The Le Mans 24 Hours is just around the corner and the 2023 edition of the legendary endurance event celebrate 100 years since it was first run.
As ever, plenty of drivers we have seen grace the Formula 1 grid in years gone by will be taking part, and with an enormous 62-car grid across all three classes to look out for, there is a breadth of talent to watch this weekend at the Circuit de la Sarthe.
In total, 18 drivers to have started a Formula 1 Grand Prix will take to the track this weekend in France, so here is who to look out for and where they will be competing.
Three times a runner-up at Le Mans, Sébastien Bourdais will be gunning for outright victory and competing in the top class for the first time since 2012, having won in GTE Pro in 2016.
Known in Formula 1 for a season and a half at Toro Rosso in 2008 and 2009, Bourdais’ success has come in various other categories, with four Champ Car titles, 24 Hours of Daytona and IndyCar victories to his name. He’ll be piloting the #3 Cadillac alongside Renger van der Zande and six-time IndyCar champion Scott Dixon.
Lotterer’s Formula 1 career was limited to just the one start at the 2014 Belgian Grand Prix, and after qualifying ahead of regular race driver Marcus Ericsson, his race was over on the first lap after an electrical fault in his Caterham.
It was a harsh end to what ended up being a one-off appearance for the German, who has already tasted phenomenal success around the Circuit de la Sarthe before – having already won three times at Le Mans in the past.
He’s entering the race for the first time since 2019, in the #6 Porsche Penske car alongside Kévin Estre and Laurens Vanthoor.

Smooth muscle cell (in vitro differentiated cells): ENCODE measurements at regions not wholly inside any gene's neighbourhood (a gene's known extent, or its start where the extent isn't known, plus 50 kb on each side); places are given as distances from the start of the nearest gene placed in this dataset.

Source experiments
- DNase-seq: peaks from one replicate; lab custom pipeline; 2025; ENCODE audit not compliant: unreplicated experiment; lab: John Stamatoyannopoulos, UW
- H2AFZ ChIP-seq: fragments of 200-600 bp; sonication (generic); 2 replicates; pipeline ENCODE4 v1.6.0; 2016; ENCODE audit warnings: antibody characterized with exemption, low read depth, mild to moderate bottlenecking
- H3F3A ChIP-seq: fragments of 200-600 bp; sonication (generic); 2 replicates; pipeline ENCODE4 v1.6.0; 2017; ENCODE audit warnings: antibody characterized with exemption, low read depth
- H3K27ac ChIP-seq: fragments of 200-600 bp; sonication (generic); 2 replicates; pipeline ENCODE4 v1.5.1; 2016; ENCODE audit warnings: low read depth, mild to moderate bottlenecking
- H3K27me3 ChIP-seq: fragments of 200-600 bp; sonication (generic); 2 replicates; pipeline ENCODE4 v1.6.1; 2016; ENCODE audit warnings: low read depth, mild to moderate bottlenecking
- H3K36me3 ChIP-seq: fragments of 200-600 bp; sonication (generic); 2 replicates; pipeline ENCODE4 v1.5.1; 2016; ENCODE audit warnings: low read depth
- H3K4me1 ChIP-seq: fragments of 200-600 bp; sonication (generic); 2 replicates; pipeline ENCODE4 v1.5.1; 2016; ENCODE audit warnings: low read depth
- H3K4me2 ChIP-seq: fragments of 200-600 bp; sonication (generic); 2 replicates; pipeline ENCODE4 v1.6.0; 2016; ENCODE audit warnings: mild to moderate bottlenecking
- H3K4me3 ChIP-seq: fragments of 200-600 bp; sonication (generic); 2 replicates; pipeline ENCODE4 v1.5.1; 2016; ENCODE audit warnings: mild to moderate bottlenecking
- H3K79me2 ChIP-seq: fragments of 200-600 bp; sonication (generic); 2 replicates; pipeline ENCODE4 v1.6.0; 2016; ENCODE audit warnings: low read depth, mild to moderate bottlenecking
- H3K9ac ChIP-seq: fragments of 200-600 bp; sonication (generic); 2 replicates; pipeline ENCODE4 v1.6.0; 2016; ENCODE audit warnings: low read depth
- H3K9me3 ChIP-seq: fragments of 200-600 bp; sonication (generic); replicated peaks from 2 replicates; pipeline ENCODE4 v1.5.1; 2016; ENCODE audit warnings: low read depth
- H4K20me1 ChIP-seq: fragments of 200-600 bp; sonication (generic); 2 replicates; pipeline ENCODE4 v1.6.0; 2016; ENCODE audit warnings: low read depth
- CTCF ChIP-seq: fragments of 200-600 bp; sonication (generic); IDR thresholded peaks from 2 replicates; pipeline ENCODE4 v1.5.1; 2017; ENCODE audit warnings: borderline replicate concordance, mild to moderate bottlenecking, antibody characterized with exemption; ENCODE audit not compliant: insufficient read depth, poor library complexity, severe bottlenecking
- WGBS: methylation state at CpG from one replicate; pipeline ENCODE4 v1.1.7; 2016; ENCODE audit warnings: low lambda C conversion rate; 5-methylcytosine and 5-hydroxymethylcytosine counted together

A popular figure from his time in Formula 1 for his brave overtakes, former Sauber and Caterham driver Kamui Kobayashi plays a duel role these days with Toyota’s WEC team – both as driver and team principal.
The Japanese driver, whose sole F1 podium came among jubilant scenes at his home grand prix at Suzuka in 2012, finally won at Le Mans in 2021 after four podiums in five previous attempts at endurance racing’s crown jewel.
He’ll partner long-time team-mates Mike Conway and Jose Maria Lopez once again in the #7 Toyota this weekend.
Three seasons in Formula 1 with Toro Rosso for Sébastien Buemi were ultimately not rewarded with a senior Red Bull seat for the Swiss driver, who moved onto other challenges at the end of 2011.
His success since then has been excellent, however, going on to win four World Endurance Championships, a Formula E title and four Le Mans crowns to boot.
He partners Ryo Hirakawa and our next ex-F1 driver in the #8 Toyota…
Brendon Hartley took something of a lesser-trodden path to Formula 1, sitting as a reserve driver for a long time while he built up a sterling endurance career before earning a drive at Toro Rosso for the first time towards the end of 2017.
He spent the full 2018 season at the team before moving back to endurance racing, where he has built on his already considerable success – with four World Endurance titles and three outright victories at Le Mans to his name.
Former Manor driver Will Stevens perhaps never had the chance to show his full talents in Formula 1, with a sole start at Caterham followed by a 2015 season at a team languishing towards the back of the field.